Here is your paragraph on industrial pollution in India!
There has been phenomenal growth of industries in India, particularly after independence. Industries emit all sorts of pollutants in the air and result in air pollution to great extent. The major industrial air pollutants are suspended particulates, carbon monoxide, sulphur dioxide, nitrogen oxides and many more.
In Delhi, besides big units there are 70,000 uncontrolled small scale industries, discharging into atmosphere gases, liquids and solid wastes producing health hazards. A recent study conducted by Central Pollution Control Board has revealed that Najafgarh Road, Lawrence Road, Wazirpur, Kirti Nagar, DLF industrial area and Moti Nagar are the most polluted areas which suffer at the hands of polluting industries.
In Mumbai belt between Chembur and Trombay is highly industrialised and has 3 to 6 times more pollution than the remaining parts of the city. Tarapur Atomic Power Plant continues to spew out dangerous radiation doses. Kolkata’s industrial units have led to precarious situation with regard air pollution.
According to a report submitted by National Environmental Engineering Research Institute (NEERI), Nagpur, the total daily emission from all sources amounts 1,305 tonnes in Kolkata Metropolitan District wherein 900 tonnes of pollutants are produced in the industrial belt of Kolkata and the rest in Haora industrial belt. The major pollutants are suspended particulates (560 tonnes), carbon monoxide (450 tonnes), sulphur dioxide (125 tonnes), hydrocarbons (102 tonnes) and nitrogen oxides (70 tonnes).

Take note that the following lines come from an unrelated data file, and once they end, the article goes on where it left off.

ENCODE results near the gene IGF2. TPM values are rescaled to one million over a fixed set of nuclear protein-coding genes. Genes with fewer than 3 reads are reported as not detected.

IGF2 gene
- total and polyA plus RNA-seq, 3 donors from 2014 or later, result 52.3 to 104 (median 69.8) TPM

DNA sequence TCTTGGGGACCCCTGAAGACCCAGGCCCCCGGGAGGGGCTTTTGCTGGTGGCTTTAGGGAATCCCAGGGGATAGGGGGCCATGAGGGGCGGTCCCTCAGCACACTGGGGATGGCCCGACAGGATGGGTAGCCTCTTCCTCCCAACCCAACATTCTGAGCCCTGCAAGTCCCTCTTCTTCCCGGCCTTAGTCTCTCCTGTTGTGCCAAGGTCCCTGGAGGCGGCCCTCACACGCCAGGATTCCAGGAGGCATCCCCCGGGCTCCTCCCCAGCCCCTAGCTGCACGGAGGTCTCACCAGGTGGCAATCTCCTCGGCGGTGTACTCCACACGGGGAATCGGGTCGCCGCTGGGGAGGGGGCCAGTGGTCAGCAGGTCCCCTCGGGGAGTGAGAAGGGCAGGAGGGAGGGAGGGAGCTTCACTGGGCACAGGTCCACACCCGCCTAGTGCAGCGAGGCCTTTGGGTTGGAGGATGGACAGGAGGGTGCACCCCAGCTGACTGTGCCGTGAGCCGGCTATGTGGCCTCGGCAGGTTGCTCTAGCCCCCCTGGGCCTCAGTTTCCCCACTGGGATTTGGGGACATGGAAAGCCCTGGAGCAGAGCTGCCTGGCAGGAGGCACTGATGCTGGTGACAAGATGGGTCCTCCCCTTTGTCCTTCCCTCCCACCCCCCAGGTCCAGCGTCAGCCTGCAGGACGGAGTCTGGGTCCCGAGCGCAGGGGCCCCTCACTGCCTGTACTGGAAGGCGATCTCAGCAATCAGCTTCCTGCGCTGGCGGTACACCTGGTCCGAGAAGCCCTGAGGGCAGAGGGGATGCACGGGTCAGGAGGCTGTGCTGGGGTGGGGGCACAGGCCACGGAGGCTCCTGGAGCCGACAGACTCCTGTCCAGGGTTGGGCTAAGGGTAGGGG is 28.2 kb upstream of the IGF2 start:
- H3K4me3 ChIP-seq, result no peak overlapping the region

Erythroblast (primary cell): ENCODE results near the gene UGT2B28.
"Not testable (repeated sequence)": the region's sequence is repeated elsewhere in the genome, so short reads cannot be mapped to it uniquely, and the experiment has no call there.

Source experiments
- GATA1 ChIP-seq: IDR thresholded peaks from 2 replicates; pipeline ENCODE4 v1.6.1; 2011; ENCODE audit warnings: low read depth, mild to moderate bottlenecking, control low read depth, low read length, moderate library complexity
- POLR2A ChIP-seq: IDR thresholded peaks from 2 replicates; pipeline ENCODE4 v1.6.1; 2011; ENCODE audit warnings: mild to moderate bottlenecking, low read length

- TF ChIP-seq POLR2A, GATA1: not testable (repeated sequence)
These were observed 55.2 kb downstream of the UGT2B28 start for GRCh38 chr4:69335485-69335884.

Surat is another example of air pollution. This industrial city has a very high average of suspended particulate matter (SPM) amounting to about 267 microgram per cubic metre of air per day. The discharges of sulphur dioxide, nitrogen oxide and hydrogen sulphide are 20.4, 24.6 and 0.5 microgram per cubic metre of the air respectively. Ahmedabad has a large number of textile mills as well as other industries which are contributing to air pollution.
Air pollution is also caused by sudden gas leakage in industries. The Bhopal Gas Tragedy, which occurred on the night of December 2-3, 1984 from the Union Carbide Factory, is a living example of one of the deadliest disasters caused by human negligence. This is considered to be the biggest tragedy so far in the industrial history of the world.
According to official sources, 2,500 human lives were lost due to leakage of deadly Methyl Iso-Cynate (MIC) gas but the non-governmental sources put the death toll at 5,000 persons. More than 3,000 persons fell seriously ill. About 200 women delivered dead babies and about 400 babies died within a few hours of their birth.
Those who could survive, developed blue spots in their levers, suffered from coughs and asthma and most of them lost their eye sight. About 47 per cent of the pregnant women suffered from instantaneous abortion, whereas some pregnant women opted for voluntary abortion.
According to official figures, 10,000 people have been rendered permanently disabled and another 30,000 partially handicapped. About 1.5 lakh persons have suffered minor disability. It is, therefore, righty said that whereas industries, bring us economic prosperity, they cause ill health and death also.